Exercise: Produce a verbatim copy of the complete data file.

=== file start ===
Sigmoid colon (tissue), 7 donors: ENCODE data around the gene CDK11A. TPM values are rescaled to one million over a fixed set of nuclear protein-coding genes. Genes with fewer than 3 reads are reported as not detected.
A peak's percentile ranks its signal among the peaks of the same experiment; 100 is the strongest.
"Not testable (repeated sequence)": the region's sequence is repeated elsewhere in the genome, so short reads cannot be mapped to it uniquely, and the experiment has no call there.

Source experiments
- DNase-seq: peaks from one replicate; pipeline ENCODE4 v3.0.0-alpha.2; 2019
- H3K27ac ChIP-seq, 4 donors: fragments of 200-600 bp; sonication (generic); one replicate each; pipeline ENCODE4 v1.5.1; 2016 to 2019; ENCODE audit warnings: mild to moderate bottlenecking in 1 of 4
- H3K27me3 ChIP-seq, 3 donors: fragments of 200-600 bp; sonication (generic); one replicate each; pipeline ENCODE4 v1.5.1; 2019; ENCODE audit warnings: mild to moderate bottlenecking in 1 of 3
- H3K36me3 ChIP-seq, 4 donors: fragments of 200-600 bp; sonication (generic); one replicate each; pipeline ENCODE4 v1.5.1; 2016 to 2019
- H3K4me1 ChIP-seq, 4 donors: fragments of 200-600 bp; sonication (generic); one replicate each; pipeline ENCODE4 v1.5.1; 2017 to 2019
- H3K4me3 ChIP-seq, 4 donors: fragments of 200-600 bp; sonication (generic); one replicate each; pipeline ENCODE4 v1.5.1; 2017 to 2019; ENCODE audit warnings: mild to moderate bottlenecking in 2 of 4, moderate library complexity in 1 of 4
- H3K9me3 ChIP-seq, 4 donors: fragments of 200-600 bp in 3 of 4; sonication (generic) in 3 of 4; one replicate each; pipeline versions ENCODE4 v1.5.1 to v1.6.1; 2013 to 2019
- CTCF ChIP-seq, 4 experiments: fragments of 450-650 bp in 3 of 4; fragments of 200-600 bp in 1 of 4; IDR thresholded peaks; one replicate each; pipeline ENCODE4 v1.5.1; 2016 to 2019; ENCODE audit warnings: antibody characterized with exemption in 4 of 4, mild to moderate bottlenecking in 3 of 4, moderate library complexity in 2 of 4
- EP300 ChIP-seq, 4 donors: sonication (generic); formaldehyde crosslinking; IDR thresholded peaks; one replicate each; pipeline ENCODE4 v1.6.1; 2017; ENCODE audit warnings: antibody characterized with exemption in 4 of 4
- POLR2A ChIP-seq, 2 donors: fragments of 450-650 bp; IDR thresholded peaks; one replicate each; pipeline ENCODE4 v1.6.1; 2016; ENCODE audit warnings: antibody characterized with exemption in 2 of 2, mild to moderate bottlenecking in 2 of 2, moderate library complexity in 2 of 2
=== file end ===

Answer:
Sigmoid colon (tissue), 7 donors: ENCODE data around the gene CDK11A. TPM values are rescaled to one million over a fixed set of nuclear protein-coding genes. Genes with fewer than 3 reads are reported as not detected.
A peak's percentile ranks its signal among the peaks of the same experiment; 100 is the strongest.
"Not testable (repeated sequence)": the region's sequence is repeated elsewhere in the genome, so short reads cannot be mapped to it uniquely, and the experiment has no call there.

Source experiments
- DNase-seq: peaks from one replicate; pipeline ENCODE4 v3.0.0-alpha.2; 2019
- H3K27ac ChIP-seq, 4 donors: fragments of 200-600 bp; sonication (generic); one replicate each; pipeline ENCODE4 v1.5.1; 2016 to 2019; ENCODE audit warnings: mild to moderate bottlenecking in 1 of 4
- H3K27me3 ChIP-seq, 3 donors: fragments of 200-600 bp; sonication (generic); one replicate each; pipeline ENCODE4 v1.5.1; 2019; ENCODE audit warnings: mild to moderate bottlenecking in 1 of 3
- H3K36me3 ChIP-seq, 4 donors: fragments of 200-600 bp; sonication (generic); one replicate each; pipeline ENCODE4 v1.5.1; 2016 to 2019
- H3K4me1 ChIP-seq, 4 donors: fragments of 200-600 bp; sonication (generic); one replicate each; pipeline ENCODE4 v1.5.1; 2017 to 2019
- H3K4me3 ChIP-seq, 4 donors: fragments of 200-600 bp; sonication (generic); one replicate each; pipeline ENCODE4 v1.5.1; 2017 to 2019; ENCODE audit warnings: mild to moderate bottlenecking in 2 of 4, moderate library complexity in 1 of 4
- H3K9me3 ChIP-seq, 4 donors: fragments of 200-600 bp in 3 of 4; sonication (generic) in 3 of 4; one replicate each; pipeline versions ENCODE4 v1.5.1 to v1.6.1; 2013 to 2019
- CTCF ChIP-seq, 4 experiments: fragments of 450-650 bp in 3 of 4; fragments of 200-600 bp in 1 of 4; IDR thresholded peaks; one replicate each; pipeline ENCODE4 v1.5.1; 2016 to 2019; ENCODE audit warnings: antibody characterized with exemption in 4 of 4, mild to moderate bottlenecking in 3 of 4, moderate library complexity in 2 of 4
- EP300 ChIP-seq, 4 donors: sonication (generic); formaldehyde crosslinking; IDR thresholded peaks; one replicate each; pipeline ENCODE4 v1.6.1; 2017; ENCODE audit warnings: antibody characterized with exemption in 4 of 4
- POLR2A ChIP-seq, 2 donors: fragments of 450-650 bp; IDR thresholded peaks; one replicate each; pipeline ENCODE4 v1.6.1; 2016; ENCODE audit warnings: antibody characterized with exemption in 2 of 2, mild to moderate bottlenecking in 2 of 2, moderate library complexity in 2 of 2